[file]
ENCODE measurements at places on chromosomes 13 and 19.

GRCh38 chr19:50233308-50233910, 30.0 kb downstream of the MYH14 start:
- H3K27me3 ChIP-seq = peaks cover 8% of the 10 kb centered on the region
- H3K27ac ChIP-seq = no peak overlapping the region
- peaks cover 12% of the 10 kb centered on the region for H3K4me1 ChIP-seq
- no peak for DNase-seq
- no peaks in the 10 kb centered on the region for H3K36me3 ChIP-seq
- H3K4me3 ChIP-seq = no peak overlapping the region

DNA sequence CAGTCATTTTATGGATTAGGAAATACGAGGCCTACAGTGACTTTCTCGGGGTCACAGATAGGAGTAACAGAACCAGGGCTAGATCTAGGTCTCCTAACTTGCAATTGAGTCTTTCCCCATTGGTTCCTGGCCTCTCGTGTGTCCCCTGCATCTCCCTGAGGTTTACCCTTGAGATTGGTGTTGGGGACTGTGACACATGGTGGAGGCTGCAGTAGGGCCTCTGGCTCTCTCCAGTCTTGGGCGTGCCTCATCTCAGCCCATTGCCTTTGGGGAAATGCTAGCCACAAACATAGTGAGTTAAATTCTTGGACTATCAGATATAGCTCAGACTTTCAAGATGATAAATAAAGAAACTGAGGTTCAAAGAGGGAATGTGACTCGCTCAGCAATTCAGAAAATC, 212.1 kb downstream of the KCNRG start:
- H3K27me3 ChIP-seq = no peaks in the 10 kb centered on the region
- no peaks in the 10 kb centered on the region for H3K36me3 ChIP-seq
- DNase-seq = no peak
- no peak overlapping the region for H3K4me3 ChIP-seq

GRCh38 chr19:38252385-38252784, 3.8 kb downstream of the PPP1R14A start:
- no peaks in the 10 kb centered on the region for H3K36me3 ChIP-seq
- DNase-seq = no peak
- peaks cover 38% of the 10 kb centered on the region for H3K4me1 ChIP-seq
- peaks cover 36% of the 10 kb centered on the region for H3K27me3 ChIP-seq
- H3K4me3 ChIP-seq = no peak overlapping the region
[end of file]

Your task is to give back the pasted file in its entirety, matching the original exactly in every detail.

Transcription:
ENCODE measurements at places on chromosomes 13 and 19.

GRCh38 chr19:50233308-50233910, 30.0 kb downstream of the MYH14 start:
- H3K27me3 ChIP-seq = peaks cover 8% of the 10 kb centered on the region
- H3K27ac ChIP-seq = no peak overlapping the region
- peaks cover 12% of the 10 kb centered on the region for H3K4me1 ChIP-seq
- no peak for DNase-seq
- no peaks in the 10 kb centered on the region for H3K36me3 ChIP-seq
- H3K4me3 ChIP-seq = no peak overlapping the region

DNA sequence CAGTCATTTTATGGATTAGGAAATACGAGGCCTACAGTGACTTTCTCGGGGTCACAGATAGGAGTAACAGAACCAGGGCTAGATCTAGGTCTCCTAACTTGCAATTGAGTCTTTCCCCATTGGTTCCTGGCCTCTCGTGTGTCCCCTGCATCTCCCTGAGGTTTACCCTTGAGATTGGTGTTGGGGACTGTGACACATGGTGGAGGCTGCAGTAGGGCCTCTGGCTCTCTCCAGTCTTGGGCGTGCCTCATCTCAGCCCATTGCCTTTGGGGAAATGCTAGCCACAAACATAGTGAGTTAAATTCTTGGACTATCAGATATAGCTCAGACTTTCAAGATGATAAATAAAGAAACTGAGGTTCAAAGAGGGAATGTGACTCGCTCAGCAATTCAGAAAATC, 212.1 kb downstream of the KCNRG start:
- H3K27me3 ChIP-seq = no peaks in the 10 kb centered on the region
- no peaks in the 10 kb centered on the region for H3K36me3 ChIP-seq
- DNase-seq = no peak
- no peak overlapping the region for H3K4me3 ChIP-seq

GRCh38 chr19:38252385-38252784, 3.8 kb downstream of the PPP1R14A start:
- no peaks in the 10 kb centered on the region for H3K36me3 ChIP-seq
- DNase-seq = no peak
- peaks cover 38% of the 10 kb centered on the region for H3K4me1 ChIP-seq
- peaks cover 36% of the 10 kb centered on the region for H3K27me3 ChIP-seq
- H3K4me3 ChIP-seq = no peak overlapping the region